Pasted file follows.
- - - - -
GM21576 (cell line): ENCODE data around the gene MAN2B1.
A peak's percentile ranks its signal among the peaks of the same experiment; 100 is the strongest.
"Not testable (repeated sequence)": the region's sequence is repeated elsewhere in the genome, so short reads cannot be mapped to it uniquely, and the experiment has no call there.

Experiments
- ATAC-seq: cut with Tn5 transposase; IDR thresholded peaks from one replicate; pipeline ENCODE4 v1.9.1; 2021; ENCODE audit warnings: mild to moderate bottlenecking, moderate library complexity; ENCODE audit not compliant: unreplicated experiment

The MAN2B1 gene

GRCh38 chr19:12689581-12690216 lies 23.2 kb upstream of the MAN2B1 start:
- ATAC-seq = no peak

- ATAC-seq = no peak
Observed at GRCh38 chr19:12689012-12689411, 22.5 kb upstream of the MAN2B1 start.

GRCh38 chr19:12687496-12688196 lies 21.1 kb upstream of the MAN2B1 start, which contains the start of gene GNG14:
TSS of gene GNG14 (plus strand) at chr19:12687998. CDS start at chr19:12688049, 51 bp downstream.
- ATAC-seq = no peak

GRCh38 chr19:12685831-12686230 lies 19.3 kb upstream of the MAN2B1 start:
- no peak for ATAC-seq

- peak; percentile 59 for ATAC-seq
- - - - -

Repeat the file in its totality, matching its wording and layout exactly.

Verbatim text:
GM21576 (cell line): ENCODE data around the gene MAN2B1.
A peak's percentile ranks its signal among the peaks of the same experiment; 100 is the strongest.
"Not testable (repeated sequence)": the region's sequence is repeated elsewhere in the genome, so short reads cannot be mapped to it uniquely, and the experiment has no call there.

Experiments
- ATAC-seq: cut with Tn5 transposase; IDR thresholded peaks from one replicate; pipeline ENCODE4 v1.9.1; 2021; ENCODE audit warnings: mild to moderate bottlenecking, moderate library complexity; ENCODE audit not compliant: unreplicated experiment

The MAN2B1 gene

GRCh38 chr19:12689581-12690216 lies 23.2 kb upstream of the MAN2B1 start:
- ATAC-seq = no peak

- ATAC-seq = no peak
Observed at GRCh38 chr19:12689012-12689411, 22.5 kb upstream of the MAN2B1 start.

GRCh38 chr19:12687496-12688196 lies 21.1 kb upstream of the MAN2B1 start, which contains the start of gene GNG14:
TSS of gene GNG14 (plus strand) at chr19:12687998. CDS start at chr19:12688049, 51 bp downstream.
- ATAC-seq = no peak

GRCh38 chr19:12685831-12686230 lies 19.3 kb upstream of the MAN2B1 start:
- no peak for ATAC-seq

- peak; percentile 59 for ATAC-seq